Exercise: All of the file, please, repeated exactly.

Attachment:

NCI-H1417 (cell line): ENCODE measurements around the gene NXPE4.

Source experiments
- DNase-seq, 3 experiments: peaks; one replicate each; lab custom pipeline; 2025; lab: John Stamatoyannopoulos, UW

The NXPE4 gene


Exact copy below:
NCI-H1417 (cell line): ENCODE measurements around the gene NXPE4.

Source experiments
- DNase-seq, 3 experiments: peaks; one replicate each; lab custom pipeline; 2025; lab: John Stamatoyannopoulos, UW

The NXPE4 gene